Also in Slate, Dana Stevens reviews The Tree of Life.
When Gabourey Sidibe appeared on The View following her Oscar nomination for Precious, Barbara Walters issued an important clarification: "There are people who feel that the reason perhaps that you were so wonderful in it is that this was the story of your own life. But it isn't! ... Precious is not you!" As tin-eared as Walters' comments were, they did suggest the great divide between the mumbling monument of human suffering Sidibe played in Lee Daniels' Precious (2009) and the ebullient charmer promoting the movie on the talk show circuit. If we had met sunny Gabourey before we met Precious, this fumbling, illiterate, horribly abused girl might have seemed like a stunt. But we met Precious first, and so she seemed like herself alone.
Emilie Dequenne in Rosetta
There's a fine tradition in international art-house cinema to hire not only unknowns but nonprofessionals. For example, in one of last year's most highly praised movies, Andrea Arnold's council-estate drama Fish Tank, novice Katie Jarvis got the lead after a casting director saw her arguing with a boyfriend on a train platform. (Stroppy aspiring actors, take note!) The underrated British-Polish director Pawel Pawlikowski, who gave Emily Blunt her breakthrough role as a posh miscreant in My Summer of Love (2004), may have crystallized the appeal of the amateur when he told the Village Voice, "I have a slight phobia about working with actors whose bag of tricks I've seen before in other films." Abbas Kiarostami, Jafar Panahi, and other renowned Iranian directors may share the same phobia, given their casting habits; likewise brothers Luc and Jean-Pierre Dardenne, two of the most beloved filmmakers on the festival circuit, who find many of their actors through newspaper advertisements. For their Palme d'Or winner Rosetta (1999), first-timer Emilie Dequenne won the Best Actress prize at Cannes for her unforgettably relentless and kinetic portrayal of an undersocialized Belgian teenager whose desire to get and keep a job is so ferocious that it sabotages itself.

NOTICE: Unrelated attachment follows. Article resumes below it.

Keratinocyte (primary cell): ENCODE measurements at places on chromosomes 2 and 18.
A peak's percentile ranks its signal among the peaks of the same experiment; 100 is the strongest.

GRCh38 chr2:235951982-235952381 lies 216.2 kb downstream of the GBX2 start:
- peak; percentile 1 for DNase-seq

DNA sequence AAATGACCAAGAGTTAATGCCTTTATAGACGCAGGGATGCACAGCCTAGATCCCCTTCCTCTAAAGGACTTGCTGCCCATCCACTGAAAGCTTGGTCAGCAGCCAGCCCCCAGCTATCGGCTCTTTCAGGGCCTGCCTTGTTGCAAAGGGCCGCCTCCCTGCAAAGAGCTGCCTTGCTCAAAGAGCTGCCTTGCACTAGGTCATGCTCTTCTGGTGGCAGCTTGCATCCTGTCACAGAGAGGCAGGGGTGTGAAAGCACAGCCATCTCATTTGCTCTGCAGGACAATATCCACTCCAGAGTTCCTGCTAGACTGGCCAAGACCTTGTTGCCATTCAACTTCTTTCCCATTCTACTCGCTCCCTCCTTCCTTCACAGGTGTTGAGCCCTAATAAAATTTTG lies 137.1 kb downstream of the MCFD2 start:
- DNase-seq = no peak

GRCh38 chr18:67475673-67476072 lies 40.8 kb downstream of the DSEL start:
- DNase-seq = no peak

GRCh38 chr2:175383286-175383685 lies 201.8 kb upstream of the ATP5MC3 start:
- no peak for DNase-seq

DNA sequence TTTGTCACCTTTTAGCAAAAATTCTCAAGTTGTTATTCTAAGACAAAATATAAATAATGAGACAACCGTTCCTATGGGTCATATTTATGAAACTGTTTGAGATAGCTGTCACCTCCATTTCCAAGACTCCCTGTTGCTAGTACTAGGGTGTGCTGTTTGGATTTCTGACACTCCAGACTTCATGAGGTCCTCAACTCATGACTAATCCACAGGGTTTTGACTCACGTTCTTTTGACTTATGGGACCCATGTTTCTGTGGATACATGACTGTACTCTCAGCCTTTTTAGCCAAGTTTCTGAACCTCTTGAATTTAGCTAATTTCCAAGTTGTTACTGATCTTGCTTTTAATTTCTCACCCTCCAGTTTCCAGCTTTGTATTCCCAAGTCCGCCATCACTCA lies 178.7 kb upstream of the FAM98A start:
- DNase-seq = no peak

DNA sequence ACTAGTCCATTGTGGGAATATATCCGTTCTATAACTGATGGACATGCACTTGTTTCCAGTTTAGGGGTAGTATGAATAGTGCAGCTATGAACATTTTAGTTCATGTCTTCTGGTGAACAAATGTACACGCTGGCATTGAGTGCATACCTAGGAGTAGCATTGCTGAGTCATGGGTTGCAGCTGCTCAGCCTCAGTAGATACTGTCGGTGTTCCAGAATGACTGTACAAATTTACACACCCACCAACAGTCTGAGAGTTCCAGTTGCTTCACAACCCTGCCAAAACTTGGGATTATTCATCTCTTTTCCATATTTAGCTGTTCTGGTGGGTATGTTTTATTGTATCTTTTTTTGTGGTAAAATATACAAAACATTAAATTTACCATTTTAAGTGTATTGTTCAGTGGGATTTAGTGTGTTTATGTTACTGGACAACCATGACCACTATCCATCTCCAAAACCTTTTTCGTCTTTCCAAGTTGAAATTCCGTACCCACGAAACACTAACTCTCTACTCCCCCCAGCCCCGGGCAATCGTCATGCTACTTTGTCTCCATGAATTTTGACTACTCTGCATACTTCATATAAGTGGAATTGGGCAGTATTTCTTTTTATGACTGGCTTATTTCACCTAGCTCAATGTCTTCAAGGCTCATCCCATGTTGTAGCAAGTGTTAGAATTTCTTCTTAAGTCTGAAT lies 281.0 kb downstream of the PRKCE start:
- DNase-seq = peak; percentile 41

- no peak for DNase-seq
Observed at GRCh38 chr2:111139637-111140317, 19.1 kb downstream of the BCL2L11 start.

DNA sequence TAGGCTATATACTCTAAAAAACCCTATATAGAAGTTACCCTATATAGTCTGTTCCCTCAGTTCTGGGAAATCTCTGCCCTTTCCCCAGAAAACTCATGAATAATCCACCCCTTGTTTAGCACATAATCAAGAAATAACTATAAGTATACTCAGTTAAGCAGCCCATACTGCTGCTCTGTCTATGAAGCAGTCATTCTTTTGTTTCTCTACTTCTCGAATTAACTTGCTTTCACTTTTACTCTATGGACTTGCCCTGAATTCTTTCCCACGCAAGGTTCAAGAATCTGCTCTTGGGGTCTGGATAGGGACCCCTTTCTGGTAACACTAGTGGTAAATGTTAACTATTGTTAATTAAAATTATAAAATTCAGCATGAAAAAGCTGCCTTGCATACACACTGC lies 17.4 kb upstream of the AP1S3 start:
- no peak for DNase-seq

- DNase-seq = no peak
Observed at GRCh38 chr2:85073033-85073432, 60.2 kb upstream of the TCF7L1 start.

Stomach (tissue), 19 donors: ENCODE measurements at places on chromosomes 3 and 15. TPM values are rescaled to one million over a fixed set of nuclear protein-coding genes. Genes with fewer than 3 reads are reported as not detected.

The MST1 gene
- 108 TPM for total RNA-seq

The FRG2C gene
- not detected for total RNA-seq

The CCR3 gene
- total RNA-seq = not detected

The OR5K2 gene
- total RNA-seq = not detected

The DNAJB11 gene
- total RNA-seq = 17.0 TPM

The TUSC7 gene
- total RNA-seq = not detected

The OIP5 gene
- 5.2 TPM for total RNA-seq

Reductive as it may sound, inimitable performances like Dequenne's can make one wonder, if just for a moment, if acting should be less a lifelong vocation and more like a bat mitzvah or losing your virginity or being born: something that can only happen for the first time.